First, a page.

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These Actors Ply Their Craft for an Audience of Just One

Theater* Performers assume the roles of patients to help medical students develop the empathy crucial to a good bedside manner.

July 23, 2002|LAURIE K. SCHENDEN | SPECIAL TO THE TIMES

Shedding tears and feigning anxiety through 25 consecutive performances is enough to emotionally drain any actor. But in her role as an abused wife, Sarah Blevins feels especially obligated to nail the part.

Her character is based on an actual battered woman who agonized over telling her doctor the truth. "She was too scared to say that her husband was getting more abusive, and she feared he was going to hurt the kids," says Blevins. "Most abused women want someone to know, but they won't come right out and say it. I had to get that across with my emotions."

Between regular acting jobs, Blevins works as a standardized patient for medical schools at USC, UCLA and Western University of Health Sciences in Pomona. Medical facilities nationwide are using actors who portray patients in one-on-one encounters to help medical students develop a better bedside manner.

"Not everyone who becomes a doctor is a people person," says Cynthia Harrelson, a trainer of standardized patients at the Pomona school. "The students know this is a safe place to learn those social skills, and they're not going to kill anybody."

Blevins, a full-time actor who was recently cast in "The Comedy of Errors," opening at the Knightsbridge Theatre in August, is called upon every couple of months to portray a standardized patient. Actors make an average of $15 to $20 an hour for their work. "Rarely do you get paid for theater work you do," she says. "This is my only paying gig as of now."

Harrelson says drolly that her job as trainer is equivalent to the "director, casting director, co-author, set designer and craft services." Actors are natural standardized patients, she says, because they "spend their whole lives studying people." The job is similar to a theatrical production for which an actor performs the same role night after night.

UCLA's School of Medicine uses a core group of about 100 actors in its program, according to program coordinator Liz O'Gara, whose office shelves hold 16 bulky three-ring notebooks filled with hundreds of head shots and resumes, labeled according to age and ethnicity.

"I hire actors like anybody in Hollywood hires actors," she says. "People send in head shots, and we audition them."

The ability to improvise is a plus, since there's no script. "We can't give them dialogue because we have no idea what the students are going to say," O'Gara says. "They have the patient's background and a character bio, what their personality is like, what their attitude is toward doctors, what their expectations are.... By the time they get to the performance, the actor knows the patient intimately, and they'll know what an appropriate response is to just about any question."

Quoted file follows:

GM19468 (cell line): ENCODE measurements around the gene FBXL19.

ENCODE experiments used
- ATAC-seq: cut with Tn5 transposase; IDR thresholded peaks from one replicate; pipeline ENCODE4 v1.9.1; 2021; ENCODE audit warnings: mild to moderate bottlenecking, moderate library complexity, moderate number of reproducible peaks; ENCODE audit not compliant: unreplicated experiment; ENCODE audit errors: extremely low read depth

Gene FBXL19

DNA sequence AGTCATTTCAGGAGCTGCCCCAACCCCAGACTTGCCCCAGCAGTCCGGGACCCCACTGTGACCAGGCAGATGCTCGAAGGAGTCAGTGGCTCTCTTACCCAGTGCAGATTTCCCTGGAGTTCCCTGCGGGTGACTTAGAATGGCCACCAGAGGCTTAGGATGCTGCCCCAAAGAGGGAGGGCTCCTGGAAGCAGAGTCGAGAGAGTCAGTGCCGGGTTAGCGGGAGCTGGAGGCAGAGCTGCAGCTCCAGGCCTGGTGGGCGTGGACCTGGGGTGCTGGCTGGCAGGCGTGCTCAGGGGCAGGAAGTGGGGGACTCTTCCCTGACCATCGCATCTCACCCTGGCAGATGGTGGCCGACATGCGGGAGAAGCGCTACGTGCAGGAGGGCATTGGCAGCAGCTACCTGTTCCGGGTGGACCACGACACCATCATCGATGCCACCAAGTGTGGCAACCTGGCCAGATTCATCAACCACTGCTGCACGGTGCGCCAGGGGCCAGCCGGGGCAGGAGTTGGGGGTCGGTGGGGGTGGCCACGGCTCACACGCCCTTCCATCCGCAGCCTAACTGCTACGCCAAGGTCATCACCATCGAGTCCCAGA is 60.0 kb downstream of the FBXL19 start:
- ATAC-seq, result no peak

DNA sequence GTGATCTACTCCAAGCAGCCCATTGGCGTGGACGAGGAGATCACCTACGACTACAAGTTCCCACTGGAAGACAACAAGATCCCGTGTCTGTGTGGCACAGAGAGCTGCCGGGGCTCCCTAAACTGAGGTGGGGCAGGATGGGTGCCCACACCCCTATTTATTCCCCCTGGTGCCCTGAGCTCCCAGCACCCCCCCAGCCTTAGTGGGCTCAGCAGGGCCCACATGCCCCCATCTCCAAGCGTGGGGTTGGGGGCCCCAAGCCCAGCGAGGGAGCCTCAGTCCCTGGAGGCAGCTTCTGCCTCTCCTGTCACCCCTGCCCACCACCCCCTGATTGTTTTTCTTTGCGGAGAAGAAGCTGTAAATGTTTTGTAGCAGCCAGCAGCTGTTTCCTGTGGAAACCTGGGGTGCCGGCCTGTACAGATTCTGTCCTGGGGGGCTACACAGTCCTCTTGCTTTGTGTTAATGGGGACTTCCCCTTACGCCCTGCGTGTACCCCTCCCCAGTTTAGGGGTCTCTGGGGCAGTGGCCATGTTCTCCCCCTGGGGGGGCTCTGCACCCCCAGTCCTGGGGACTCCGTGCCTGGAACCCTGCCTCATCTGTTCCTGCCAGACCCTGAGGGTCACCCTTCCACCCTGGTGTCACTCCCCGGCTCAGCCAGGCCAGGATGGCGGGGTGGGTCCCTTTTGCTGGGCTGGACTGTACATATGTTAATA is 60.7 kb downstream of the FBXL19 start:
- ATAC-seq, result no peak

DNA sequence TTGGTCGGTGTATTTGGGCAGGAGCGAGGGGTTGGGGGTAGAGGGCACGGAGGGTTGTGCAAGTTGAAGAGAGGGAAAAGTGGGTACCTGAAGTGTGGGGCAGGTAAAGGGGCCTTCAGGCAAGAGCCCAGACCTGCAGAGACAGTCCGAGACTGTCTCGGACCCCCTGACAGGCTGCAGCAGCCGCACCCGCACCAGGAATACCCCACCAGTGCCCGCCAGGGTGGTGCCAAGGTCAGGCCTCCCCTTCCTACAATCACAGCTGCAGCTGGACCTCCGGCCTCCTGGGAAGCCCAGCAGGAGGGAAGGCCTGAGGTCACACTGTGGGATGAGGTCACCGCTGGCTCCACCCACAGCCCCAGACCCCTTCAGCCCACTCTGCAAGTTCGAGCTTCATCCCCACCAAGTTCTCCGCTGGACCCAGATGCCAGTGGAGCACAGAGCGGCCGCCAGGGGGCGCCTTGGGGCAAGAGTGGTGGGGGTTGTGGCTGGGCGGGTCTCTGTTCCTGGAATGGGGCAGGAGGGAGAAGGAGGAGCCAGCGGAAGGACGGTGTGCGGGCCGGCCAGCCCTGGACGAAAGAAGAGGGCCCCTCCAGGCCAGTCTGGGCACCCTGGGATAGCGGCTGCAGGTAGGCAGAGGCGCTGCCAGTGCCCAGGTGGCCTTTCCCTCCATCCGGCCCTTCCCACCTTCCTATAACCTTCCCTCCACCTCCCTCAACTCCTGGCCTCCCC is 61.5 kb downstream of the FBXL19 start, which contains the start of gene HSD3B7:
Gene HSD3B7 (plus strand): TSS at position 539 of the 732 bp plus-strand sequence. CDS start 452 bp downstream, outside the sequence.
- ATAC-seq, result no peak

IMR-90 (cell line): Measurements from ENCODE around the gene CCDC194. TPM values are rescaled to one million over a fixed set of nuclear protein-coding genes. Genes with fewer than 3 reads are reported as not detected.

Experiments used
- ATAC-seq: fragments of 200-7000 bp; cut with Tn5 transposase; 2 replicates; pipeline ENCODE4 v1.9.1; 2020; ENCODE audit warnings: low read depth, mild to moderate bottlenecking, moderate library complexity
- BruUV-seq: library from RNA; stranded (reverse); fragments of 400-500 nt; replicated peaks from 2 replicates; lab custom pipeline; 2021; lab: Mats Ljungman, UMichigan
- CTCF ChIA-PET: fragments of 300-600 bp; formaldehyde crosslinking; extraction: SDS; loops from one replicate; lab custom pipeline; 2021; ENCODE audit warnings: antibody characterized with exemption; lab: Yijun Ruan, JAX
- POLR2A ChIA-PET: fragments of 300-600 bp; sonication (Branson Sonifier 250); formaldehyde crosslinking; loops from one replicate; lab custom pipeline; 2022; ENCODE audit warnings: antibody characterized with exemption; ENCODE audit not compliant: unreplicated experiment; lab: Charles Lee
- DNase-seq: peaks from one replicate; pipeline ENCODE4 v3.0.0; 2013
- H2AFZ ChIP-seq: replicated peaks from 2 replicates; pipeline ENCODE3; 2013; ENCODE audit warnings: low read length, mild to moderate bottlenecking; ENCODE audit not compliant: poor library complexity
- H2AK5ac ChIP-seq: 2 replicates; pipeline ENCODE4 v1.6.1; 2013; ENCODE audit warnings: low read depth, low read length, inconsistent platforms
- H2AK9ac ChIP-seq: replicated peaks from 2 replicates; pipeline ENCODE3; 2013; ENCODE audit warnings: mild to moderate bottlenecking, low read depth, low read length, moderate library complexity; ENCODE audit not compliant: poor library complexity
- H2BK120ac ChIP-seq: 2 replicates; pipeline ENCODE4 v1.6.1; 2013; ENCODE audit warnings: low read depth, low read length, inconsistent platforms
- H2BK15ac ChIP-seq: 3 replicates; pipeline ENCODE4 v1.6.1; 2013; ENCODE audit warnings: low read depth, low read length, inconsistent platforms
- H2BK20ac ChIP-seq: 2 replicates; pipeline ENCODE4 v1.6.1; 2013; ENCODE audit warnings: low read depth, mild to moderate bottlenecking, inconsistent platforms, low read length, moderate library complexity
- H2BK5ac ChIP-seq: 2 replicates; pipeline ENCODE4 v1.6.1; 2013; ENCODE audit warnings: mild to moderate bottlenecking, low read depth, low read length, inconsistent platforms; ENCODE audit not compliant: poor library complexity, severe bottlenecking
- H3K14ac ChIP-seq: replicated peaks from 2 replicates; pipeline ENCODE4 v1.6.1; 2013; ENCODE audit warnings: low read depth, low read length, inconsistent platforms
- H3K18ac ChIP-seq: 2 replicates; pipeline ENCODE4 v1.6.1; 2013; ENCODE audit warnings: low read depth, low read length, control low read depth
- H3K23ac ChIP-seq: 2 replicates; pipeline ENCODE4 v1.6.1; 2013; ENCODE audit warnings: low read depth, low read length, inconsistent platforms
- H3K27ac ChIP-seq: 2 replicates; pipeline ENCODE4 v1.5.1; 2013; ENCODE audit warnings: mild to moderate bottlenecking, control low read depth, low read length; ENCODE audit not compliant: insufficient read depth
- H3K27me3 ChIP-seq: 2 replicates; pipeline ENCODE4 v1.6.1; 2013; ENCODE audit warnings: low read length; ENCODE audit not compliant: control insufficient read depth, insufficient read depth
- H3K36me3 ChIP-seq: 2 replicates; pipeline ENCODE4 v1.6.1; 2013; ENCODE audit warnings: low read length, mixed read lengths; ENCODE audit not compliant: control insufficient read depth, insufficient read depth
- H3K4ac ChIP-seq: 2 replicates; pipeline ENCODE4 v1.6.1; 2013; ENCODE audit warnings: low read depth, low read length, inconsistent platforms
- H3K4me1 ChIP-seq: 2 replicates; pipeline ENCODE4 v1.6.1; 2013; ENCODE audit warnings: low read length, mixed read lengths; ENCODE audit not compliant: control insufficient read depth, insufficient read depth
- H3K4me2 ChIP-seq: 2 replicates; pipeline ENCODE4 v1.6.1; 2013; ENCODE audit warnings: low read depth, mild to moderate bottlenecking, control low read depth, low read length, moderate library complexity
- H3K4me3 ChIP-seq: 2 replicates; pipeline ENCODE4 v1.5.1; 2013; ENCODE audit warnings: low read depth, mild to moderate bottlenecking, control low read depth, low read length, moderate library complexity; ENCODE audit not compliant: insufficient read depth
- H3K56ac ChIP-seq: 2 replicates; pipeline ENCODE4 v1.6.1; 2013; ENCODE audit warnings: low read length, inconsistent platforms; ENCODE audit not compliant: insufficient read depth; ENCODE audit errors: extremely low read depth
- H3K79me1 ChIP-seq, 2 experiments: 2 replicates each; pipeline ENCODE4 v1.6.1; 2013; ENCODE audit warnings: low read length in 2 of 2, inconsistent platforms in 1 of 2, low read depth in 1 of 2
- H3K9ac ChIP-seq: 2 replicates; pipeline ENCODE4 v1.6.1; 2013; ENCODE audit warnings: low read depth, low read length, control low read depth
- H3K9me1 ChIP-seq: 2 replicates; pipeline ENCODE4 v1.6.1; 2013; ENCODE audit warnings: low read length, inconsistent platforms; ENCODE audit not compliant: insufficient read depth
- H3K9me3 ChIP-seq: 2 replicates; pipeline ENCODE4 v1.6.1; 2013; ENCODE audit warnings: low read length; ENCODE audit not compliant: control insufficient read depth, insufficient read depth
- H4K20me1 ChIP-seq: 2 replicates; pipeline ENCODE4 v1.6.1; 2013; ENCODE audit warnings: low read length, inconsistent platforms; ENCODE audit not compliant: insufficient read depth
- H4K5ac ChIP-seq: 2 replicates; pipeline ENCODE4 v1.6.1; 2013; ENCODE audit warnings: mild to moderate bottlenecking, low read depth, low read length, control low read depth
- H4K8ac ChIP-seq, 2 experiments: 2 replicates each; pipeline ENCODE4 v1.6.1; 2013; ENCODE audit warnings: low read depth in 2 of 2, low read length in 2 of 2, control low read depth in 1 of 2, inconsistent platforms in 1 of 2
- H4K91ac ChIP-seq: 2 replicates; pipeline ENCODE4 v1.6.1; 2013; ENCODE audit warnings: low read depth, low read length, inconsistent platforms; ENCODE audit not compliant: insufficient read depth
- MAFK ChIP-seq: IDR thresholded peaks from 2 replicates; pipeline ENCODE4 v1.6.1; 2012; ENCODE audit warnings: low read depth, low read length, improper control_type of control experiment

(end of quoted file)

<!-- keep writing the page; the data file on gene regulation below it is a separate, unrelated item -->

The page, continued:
Ten years ago, O'Gara was performing with the L.A. Women's Shakespeare Company when she joined a temporary project at UCLA, which evolved into the medical school's year-round standardized patient program.

The idea for using actors as patients came from Stephen Abrahamson, retired head of medical education at USC (which was the first Southern California school to have a standardized patient program). In 1964, he co-wrote the first scientific article on the use of standardized patients. Abrahamson predicted in 1991 that, "by the year 2005 or 2010, almost all medical schools will have [standardized patients] for teaching and evaluation."

Not only was that prediction correct, the national medical boards gave the programs a shot in the arm with a mandate for standardized patient testing to become part of the national boards beginning with the class of 2005.

Currently, "there's no exam for physicians that measures how they interact with patients," says O'Gara. "Almost every school in the country has [a standardized patient] program, but not every school in the country has the resources of actors that we have in Los Angeles."

Cases involving emotional and psychological skills, she adds, are the ones in which "the actors' abilities really are important."

It's crucial that actors are believable, says Christine Sheppard, project director at Western University of Health Sciences, because the students' skills--and grades--depend on it.

"Actors have the skills of memorizing and understand improvisation," she says. "And we're often working within a limited budget, so we need people who are going to pick it up quickly."

Taking on such roles can be a challenge. "You have to be the kind of actor who can come up with those tears over and over, and that's hard sometimes after a long day of crying 30 times," Blevins says.

Still, the rewards can be profound. After portraying the abused woman, Blevins was approached by a medical student. "He said, 'It's OK, my mother went through this and you're going to get through this just fine.' He gave me a big hug, held my hand, and he had tears in his eyes. I thought, 'Oh, my God!'

"I just went on with it like it was real because I thought, why tell him, 'Oh, I'm just an actor'? So I just said, 'Thank you very much.' "

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